4 Replies Latest reply on Jun 18, 2013 6:55 AM by Captiv8r

    A slight variant on the "how to copy a project" question

    Alberti Level 1

      Hello,

       

      I know this general topic has been well-covered here but a great deal depends on my getting it right the first time.

       

      I have a large RH10 WebHelp project with a broken Search function that nobody seems to be able to fix. Apparently a corrupt file somewhere.

       

      I know that I can create a new WebHelp project with a correctly functioning Search. Therefore my hypothesis is that I can create a new project as an empty "foundation" and then import (or copy?) all the existing content into it. If that works, I can then replace the current, broken, production WebHelp system with the new one.

       

      The main complication is that the entire project is held in source control (Microsoft TFS). Obviously, if I simply copy or import files from that project, they will remain "bound" to the source repository.

       

      What is the safe way to break this link in copied or imported files?

       

      The production system must remain available to users, under version control until I am sure I have a working replacement. Then, when that happy day arrives, I can add the replacement project to TFS (not sure how to do that, but will cross that bridge...etc)

       

      Thank you.

       

      Alberti

        • 1. Re: A slight variant on the "how to copy a project" question
          RoboColum(n) Level 5

          Hi Alberti.

           

          You are doing the right thing. When you create your new WebHelp project, just import the topic, TOC, Index, Glossary files as required into it. At this point it doesn't matter that they are synced to the old corrupt project. Using them you should be able to prove that the search works. You could even publish the output to your production system after testing on the generated output locally. Once you have got everything you way you want:

           

          1. Check out the old project from TFS.
          2. Copy the new project files over the top.
          3. Check back in.

           

          Personally I'd also delete the contents of the directory you've checked out to prior to performing step 2. That makes sure that the actual files being checked back in are the OK version.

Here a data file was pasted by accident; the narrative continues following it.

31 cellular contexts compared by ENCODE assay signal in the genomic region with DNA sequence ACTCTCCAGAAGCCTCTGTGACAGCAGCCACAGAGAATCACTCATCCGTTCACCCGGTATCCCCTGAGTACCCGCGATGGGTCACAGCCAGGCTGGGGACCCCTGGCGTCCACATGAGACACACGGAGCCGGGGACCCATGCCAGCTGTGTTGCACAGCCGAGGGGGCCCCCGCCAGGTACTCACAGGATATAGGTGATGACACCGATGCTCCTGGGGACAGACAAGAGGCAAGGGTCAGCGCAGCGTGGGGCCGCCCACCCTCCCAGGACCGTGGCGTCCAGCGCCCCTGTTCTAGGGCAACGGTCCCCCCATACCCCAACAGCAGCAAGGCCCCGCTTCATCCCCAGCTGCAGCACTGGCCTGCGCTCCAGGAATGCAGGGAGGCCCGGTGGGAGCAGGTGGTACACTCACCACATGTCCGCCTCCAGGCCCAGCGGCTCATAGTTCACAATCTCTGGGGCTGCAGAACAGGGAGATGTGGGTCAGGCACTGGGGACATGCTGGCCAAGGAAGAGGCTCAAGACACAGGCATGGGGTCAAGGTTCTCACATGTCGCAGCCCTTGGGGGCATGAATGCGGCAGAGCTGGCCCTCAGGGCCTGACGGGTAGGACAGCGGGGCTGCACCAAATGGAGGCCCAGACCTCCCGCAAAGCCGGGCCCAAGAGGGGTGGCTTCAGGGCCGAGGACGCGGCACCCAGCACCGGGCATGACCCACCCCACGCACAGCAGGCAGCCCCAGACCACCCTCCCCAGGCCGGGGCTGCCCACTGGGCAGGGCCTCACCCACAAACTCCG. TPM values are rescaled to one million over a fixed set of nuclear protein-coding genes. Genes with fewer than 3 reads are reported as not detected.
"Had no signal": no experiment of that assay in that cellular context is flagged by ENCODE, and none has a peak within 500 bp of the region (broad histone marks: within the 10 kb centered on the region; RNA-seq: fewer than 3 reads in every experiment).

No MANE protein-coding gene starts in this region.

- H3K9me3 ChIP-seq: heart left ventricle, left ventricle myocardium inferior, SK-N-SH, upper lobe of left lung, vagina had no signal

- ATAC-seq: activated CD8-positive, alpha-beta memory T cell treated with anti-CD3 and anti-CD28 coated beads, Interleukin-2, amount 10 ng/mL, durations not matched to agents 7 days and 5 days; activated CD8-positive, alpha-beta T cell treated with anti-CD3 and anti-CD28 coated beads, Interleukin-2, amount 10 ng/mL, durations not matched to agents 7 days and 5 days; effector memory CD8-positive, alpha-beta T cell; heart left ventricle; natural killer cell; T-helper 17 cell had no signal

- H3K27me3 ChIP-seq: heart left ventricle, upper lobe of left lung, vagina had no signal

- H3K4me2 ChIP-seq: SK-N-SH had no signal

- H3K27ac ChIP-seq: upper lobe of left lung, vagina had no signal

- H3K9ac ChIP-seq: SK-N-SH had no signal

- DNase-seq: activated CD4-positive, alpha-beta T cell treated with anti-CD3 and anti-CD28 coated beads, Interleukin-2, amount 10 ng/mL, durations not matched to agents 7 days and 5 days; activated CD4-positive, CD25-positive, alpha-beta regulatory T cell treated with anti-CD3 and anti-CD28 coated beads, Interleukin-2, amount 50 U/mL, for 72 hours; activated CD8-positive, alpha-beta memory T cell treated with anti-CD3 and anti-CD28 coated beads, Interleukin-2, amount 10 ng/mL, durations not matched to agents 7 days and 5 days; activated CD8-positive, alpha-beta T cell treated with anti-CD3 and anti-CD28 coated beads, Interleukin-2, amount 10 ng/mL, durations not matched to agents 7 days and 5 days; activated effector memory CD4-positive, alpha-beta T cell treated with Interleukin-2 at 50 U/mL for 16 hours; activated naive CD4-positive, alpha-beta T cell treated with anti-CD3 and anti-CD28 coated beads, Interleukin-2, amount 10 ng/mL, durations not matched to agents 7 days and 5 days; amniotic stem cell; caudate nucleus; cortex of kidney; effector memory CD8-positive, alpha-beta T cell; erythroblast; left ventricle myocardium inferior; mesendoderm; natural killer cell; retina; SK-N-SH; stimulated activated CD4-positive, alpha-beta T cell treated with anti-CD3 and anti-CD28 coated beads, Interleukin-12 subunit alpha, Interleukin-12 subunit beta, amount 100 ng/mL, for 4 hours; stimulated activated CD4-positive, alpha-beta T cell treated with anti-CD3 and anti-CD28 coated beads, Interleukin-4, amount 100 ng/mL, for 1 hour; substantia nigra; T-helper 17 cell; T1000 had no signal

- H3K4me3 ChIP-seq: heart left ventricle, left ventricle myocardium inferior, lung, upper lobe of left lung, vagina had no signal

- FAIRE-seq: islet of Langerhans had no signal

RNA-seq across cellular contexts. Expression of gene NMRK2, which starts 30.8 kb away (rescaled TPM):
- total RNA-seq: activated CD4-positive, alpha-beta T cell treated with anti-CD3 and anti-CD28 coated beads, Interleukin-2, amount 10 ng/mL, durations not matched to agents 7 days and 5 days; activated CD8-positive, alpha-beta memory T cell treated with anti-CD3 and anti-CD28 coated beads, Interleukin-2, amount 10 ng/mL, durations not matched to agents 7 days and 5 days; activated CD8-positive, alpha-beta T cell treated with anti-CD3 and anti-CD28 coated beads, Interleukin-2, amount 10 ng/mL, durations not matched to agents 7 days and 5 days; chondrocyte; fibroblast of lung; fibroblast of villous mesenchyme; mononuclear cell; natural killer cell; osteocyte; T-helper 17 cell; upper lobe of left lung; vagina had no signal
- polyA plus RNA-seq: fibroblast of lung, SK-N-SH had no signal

• 2. Re: A slight variant on the "how to copy a project" question
            Alberti Level 1

            And how about baggage files? Include them as well, right? Must they be done individually or is it possible to bring them over in a batch? Most of them are just sitting at the root level of the project folder.  

            • 3. Re: A slight variant on the "how to copy a project" question
              RoboColum(n) Level 5

              Yes the baggage files will need bringing over. You could bring them all over in one go by selecting them all in the browse dialog using the standard Windows multi-record selection keys.

              • 4. Re: A slight variant on the "how to copy a project" question
                Captiv8r Adobe Community Professional & MVP

                Hi there

                 

                In addition to what Colum offered, note that actually adding the Baggage Files all at once may be "iffy". Seems I recall there was a limitation to the number of files one can add at a time. I believe the limitation was imposed by the number of characters in the file names of the Baggage Files.

                 

                Also note that the likely reason your search is broken is because of an errant baggage file. So I'd add them a few at a time, keeping track of which files were added each time, then generate and test search between each round of adding. Likely you will discover the errant file(s) during this process and you would then be able to "fix" the broken search in the original project by removing the offending baggage file(s).

                 

                Cheers... Rick